They will not respond to squeezing and this is discouraged. Milia can be safely left alone. However, if you want treatment there are various methods you can use. The commonest method is a sharp superficial incision with the cutting edge of a needle or blade and then gentle expression with the fingers or an implement. Another method is freezing them with liquid nitrogen or even light cautery.

If the milia looks unusual or seems to be in unusual places or part of other rashes, then a visit to a dermatologist may be necessary.

Treating acne

Acne causes bumps and this occurs in teenagers and adults. I have written about adult acne recently. Teenage acne fundamentals need to involve eradication of sugar and starch from the diet, because acne is caused by inflammation in skin from these substances. Adding in a multivitamin and fish oil will help the teenager.

In an adult woman who has had acne all her life or whose acne has started later on in life, hormones need to be suspected. You need to consult your doctor for help with this.

Aside from this, skin care that helps acne includes a retinoid to normalise the skin and the pyelo-sebaceous unit. Using glycolic acid away from the retinoid (because they do not go well together) is a good idea. This could possibly be in the form of a morning scrub. Glycolic acid acts to exfoliate the surface of the skin and unblock the pores as well as balancing the oil.

Botanicals that can be useful with acne include anything that is anti-inflammatory or helps with excess oil.

  • Niacinamide reduces oil when used on the skin.
  • Salicylic acid unblocks pores and removes oily residue, in addition to being an anti-inflammatory.
  • Witch hazel removes excess sebum from the skin.
  • Papaya acts as an enzyme to remove oil and desquamate corneocytes from the skin surface.
  • Retinol normalizes the pilosebaceous unit.

Useful clinic treatments for acne can include anything that will help exfoliate the skin like microdermabrasion or a facial peel.

Getting rid of old acne scars

Skin scarring from trauma or old acne scars is also commonly seen. I believe the best tool to help people with scarring is the microdermabrasion machine and a good home programme of skin care, together with a needle roller. In the salon, the suction aspect of the microdermabrasion stimulates the mid-dermis to activate fibroblasts which create collagen. At the same time, the physical side of the treatment is softening and moving the skin.

Adopting a good skin care programme along with a needle roller will further stimulate the mid-dermis layer with the roller at home. The added bonus will be that the skin care ingredients will get into the skin better because of the use of the needle roller.

There are different types of needle rollers available. The type that you need for this work is the facial roller. The use of a roller may enable you to get even better results on top of just using the microdermabrasion with our without peel treatment.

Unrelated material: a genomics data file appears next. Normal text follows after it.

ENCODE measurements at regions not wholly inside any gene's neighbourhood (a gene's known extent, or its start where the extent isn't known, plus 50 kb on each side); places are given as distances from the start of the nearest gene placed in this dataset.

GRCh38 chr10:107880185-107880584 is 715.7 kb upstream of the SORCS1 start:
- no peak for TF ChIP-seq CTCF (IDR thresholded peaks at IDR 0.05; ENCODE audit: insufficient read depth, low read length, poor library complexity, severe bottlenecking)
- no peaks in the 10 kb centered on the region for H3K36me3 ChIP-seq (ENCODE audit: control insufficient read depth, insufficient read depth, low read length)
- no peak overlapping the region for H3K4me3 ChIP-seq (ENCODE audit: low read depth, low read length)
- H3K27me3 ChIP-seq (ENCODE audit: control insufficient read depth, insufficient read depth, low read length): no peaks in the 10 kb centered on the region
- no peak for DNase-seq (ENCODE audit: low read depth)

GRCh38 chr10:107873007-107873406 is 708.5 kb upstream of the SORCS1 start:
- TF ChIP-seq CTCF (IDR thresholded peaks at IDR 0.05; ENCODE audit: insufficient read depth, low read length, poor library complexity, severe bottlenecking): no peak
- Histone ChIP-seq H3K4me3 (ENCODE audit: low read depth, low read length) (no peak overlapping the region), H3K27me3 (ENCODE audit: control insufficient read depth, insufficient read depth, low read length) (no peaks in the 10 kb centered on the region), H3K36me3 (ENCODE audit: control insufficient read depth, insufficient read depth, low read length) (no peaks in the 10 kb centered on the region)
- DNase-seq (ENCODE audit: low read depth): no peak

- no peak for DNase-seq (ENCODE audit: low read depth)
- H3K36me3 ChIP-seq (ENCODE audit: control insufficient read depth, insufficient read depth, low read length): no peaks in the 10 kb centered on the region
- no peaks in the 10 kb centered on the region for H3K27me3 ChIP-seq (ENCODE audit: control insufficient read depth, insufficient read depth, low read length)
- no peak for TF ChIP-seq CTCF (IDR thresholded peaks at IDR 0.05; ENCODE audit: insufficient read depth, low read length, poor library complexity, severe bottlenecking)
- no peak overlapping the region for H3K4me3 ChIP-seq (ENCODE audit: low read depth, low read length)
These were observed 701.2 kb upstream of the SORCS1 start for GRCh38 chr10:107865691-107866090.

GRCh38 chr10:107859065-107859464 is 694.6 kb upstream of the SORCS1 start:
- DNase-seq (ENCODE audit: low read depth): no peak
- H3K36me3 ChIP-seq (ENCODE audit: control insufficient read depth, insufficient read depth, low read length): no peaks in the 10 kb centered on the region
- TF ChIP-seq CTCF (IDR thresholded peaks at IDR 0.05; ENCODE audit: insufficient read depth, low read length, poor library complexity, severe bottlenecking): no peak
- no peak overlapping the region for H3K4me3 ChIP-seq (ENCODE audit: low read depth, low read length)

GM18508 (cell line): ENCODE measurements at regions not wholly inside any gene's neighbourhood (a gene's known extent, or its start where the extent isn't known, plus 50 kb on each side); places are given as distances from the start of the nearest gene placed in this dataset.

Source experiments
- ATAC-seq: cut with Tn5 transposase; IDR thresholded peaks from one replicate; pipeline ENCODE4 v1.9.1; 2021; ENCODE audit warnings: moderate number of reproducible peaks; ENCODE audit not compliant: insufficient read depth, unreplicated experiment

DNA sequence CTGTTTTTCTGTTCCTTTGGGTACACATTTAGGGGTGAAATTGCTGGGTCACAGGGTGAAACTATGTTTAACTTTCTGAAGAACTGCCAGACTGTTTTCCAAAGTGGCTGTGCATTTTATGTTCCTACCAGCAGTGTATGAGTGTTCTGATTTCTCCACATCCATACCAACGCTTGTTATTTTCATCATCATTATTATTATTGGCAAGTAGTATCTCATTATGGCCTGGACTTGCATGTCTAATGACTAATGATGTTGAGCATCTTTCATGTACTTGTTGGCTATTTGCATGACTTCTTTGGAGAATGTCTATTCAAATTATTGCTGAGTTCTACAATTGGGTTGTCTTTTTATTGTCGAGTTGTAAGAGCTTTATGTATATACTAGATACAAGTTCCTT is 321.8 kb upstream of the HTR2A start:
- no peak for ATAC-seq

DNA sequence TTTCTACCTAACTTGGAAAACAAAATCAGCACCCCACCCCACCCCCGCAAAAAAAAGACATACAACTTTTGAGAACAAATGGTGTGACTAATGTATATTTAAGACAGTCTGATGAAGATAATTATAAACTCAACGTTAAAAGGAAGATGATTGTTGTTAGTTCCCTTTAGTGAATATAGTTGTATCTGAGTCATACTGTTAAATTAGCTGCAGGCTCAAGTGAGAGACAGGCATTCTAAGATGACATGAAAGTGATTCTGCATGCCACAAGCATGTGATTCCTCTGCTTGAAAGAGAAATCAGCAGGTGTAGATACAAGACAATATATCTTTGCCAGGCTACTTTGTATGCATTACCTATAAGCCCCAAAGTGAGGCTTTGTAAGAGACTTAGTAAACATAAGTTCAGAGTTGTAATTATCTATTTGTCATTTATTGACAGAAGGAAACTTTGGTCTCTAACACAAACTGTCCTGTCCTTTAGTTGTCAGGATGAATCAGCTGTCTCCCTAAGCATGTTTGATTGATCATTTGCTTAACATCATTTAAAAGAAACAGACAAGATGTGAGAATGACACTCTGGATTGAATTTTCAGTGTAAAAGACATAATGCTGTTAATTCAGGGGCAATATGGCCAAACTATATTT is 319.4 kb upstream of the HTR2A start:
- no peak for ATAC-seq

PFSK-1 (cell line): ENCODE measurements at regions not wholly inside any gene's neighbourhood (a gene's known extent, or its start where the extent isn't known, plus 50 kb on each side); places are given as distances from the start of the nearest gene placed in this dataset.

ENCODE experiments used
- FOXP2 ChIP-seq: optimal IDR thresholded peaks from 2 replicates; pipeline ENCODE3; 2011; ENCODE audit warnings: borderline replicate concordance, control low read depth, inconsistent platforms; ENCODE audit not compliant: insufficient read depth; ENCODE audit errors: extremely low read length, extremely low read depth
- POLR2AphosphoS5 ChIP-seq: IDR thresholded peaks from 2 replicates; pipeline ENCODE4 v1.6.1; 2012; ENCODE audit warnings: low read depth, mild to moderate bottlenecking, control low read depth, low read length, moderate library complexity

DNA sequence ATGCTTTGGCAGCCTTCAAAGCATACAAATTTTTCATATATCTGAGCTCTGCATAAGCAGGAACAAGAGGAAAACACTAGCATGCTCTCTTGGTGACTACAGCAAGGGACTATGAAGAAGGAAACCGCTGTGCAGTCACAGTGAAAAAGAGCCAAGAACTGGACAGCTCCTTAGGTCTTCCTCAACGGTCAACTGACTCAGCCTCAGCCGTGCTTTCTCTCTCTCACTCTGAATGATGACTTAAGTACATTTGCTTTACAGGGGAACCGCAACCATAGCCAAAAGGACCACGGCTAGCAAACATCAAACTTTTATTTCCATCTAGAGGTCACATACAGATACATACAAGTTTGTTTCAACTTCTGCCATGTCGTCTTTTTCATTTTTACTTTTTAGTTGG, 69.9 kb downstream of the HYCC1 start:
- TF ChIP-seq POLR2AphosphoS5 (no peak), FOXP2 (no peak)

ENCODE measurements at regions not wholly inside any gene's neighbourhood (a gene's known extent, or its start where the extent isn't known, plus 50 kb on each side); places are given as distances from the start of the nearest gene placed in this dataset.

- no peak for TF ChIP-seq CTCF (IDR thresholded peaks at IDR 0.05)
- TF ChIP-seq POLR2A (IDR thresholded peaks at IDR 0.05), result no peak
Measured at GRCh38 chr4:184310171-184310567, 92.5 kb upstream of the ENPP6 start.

Too much hair, or not enough?

When it comes to hair, women either have too much or not enough. When it comes to too much, this is where waxing, electrolysis and intense pulse light (IPL) and laser treatments come into play.

It is when the pattern of the hair starts to become unusual or excessive that you may wish to consult your doctor.

PCOS and insulin resistance

Women with polycystic ovarian syndrome (PCOS) often have excessive hair as well as facial acne. This requires medical help for the underlying cause, which usually involves hormonal imbalance and insulin resistance.

Hormonal imbalance in PCOS usually involves inadequate progesterone in the second half of the cycle. This is preferably dealt with via bio-identical hormones which are safer than synthetic hormones. Synthetic progesterone, called progestins, increases the risk of breast cancer by increasing dangerous oestrogen metabolites.

Insulin resistance is where your insulin levels start to increase in response to poor glucose handling of the body. These people often have more abdominal fat and can’t lose weight. A low starch and sugar diet, along with fish oil, magnesium and other useful vitamins for insulin resistance will help.

Losing hair

Alopecia is when hair falls out of places it should remain, e.g. the scalp or the beard in men. Alopecia totalis is a condition where all of the body hair falls out at once.

The cause of alopecia is often unknown. However, in men and pre-menopausal women it usually is due to stress, drugs or a vitamin deficiency. In the case of the scalp, dermatitis or a fungal infection may be at the root of the problem.

In postmenopausal women with hair loss, it is usually in relation to the change in their hormones. This can be remedied by helping improve the balance of their hormones.

In all cases of alopecia, a visit to your family doctor or a dermatologist is useful.

Whatever your skin problem, it is important to accept when your condition is not responding to treatment or when it seems unusual. Seeking a medical opinion is crucial in these cases.